Jim Fawcett, Extension Field Agronomist, Southeast Area
Despite the excellent educational programs offered by ISU Extension and its marketing efforts, there are many people in Iowa and across the country who are not familiar with university extension activities. Without public knowledge and support, future funding for ISU Extension is in jeopardy. Working with the media is one method to increase the exposure of ISU Extension to the general public.
The wet spring followed by the floods offered ISU Extension an opportunity to increase their visibility by working with the media to highlight the difficulties of Iowa farmers and the response of ISU Extension. During the spring and summer of 2008, in addition to working with the local media, other media contacts that I made included: 1) a television spot on the NBC national nightly news about late planting, 2) an article in the New York Times about flooding affects on farmers, 3) a radio spot on Australian radio, and 4) a spot on Canadian public television.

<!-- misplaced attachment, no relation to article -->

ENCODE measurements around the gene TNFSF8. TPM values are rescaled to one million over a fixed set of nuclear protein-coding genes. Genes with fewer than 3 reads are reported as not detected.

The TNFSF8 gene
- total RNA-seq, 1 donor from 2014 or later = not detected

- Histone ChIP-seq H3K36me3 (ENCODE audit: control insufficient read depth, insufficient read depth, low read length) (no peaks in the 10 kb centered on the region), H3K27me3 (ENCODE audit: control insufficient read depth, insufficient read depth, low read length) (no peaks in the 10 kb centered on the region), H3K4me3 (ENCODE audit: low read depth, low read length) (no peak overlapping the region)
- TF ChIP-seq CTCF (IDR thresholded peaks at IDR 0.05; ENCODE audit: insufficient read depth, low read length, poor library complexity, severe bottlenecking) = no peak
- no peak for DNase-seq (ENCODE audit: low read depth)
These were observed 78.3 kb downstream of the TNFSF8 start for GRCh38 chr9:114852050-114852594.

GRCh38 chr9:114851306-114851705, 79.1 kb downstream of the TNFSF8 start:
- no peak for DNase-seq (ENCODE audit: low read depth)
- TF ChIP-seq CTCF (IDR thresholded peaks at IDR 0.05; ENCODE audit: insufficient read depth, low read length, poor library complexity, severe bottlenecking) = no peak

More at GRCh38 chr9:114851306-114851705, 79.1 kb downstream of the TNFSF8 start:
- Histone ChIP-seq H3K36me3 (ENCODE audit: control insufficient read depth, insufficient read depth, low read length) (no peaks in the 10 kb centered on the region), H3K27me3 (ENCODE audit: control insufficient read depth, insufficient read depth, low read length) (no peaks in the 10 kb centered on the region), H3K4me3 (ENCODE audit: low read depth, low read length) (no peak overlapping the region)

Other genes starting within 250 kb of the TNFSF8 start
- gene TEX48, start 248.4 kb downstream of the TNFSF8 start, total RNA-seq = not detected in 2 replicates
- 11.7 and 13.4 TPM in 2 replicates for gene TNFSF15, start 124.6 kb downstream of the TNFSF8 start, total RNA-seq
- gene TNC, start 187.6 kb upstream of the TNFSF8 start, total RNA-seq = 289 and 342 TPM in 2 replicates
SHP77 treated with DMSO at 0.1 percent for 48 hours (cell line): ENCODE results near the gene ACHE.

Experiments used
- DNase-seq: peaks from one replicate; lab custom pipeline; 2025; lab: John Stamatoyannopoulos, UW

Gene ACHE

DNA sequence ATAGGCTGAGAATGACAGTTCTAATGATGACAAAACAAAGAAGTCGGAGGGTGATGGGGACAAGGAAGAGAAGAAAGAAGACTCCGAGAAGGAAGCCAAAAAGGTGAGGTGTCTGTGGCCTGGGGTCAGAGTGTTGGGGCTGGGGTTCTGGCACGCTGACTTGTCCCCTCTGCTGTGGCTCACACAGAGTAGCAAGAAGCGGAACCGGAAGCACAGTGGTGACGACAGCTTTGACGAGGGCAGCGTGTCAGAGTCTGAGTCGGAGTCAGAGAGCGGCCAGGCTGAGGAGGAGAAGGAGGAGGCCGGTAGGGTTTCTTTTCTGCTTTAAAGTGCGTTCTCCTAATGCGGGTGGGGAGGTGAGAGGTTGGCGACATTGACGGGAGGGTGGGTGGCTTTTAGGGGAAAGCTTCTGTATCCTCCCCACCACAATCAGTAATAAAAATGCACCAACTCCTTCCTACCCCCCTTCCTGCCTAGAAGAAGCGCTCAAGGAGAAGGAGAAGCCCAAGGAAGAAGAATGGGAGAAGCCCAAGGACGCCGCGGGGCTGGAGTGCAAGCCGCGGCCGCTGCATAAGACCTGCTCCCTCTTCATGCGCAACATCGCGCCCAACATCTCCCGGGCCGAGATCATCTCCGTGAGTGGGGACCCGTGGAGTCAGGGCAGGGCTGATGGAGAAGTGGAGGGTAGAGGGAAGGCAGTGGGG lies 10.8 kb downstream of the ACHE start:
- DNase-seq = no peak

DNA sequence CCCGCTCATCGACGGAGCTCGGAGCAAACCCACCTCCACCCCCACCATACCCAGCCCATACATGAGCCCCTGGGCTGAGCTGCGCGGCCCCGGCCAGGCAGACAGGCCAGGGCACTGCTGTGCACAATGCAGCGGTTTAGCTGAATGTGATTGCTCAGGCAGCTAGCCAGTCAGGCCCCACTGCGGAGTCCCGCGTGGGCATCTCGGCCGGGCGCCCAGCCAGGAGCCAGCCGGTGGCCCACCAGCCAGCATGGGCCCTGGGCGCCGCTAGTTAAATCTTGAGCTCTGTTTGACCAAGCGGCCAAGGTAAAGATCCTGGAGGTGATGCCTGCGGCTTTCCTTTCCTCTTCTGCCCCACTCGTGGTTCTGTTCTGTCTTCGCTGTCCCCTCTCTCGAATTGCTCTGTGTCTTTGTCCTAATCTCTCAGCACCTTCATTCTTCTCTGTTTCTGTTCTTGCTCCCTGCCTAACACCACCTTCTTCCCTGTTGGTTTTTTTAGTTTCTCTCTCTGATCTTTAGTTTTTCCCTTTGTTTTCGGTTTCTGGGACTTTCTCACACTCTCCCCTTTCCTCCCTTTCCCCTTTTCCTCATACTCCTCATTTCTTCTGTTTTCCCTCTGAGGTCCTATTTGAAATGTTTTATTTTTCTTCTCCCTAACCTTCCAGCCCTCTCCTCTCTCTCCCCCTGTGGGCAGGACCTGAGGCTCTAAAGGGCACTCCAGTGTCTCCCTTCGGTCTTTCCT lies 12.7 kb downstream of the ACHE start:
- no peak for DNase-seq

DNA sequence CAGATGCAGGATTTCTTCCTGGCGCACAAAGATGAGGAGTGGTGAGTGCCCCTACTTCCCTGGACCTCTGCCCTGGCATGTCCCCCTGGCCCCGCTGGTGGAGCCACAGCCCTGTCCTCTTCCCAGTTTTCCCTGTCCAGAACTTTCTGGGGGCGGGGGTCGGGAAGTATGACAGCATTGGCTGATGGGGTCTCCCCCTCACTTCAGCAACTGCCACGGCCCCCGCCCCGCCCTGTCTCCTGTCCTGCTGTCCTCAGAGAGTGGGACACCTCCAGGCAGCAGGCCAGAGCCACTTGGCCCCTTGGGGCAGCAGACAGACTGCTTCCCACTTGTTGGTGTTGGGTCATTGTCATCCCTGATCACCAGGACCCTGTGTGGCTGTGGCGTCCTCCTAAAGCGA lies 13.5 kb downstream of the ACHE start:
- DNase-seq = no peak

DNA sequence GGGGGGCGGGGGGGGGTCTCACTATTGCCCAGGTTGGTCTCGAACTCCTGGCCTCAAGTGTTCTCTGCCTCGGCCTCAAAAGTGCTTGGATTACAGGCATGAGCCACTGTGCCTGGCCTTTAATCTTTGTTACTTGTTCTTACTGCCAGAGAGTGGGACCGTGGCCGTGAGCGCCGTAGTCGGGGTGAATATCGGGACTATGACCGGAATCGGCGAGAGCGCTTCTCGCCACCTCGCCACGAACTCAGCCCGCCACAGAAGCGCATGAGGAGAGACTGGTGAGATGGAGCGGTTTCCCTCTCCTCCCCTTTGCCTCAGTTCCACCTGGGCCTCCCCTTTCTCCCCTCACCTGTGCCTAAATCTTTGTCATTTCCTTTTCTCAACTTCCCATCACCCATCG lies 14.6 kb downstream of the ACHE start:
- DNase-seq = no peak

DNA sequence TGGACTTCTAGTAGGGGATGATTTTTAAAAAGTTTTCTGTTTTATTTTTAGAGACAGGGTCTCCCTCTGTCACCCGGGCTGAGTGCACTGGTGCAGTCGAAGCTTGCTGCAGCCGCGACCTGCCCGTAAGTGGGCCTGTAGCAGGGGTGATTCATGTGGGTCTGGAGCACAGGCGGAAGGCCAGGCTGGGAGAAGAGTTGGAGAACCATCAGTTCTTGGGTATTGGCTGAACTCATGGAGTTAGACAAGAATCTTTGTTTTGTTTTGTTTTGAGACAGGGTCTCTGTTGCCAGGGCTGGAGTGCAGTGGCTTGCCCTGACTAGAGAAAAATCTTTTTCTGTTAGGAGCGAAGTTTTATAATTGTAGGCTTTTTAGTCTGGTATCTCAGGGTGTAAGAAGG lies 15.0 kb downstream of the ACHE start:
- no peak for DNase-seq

In addition, Noah Adams, long-time co-host of National Public Radio’s “All Things Considered” did a special program on the activities of an ISU Extension Agronomist in the aftermath of the flood. I spent 2 days with Noah while he followed me to field visits and extension activities. He also spent the night in our home and visited my home farm with me. The “Crop Doc Fights for Iowa Farms” program aired on July 17 on the Day to Day show on 170 stations around the country. The program is archived at http://www.npr.org/templates/story/story.php?storyId=92627233.
I have heard from people across the country who heard, saw, or read about the activities of ISU during the floods of 2008. One direct result of the NPR broadcast was a contact from a job shadow coordinator who wanted to have potential future ISU students job shadow me for a day.
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April 6, 2009
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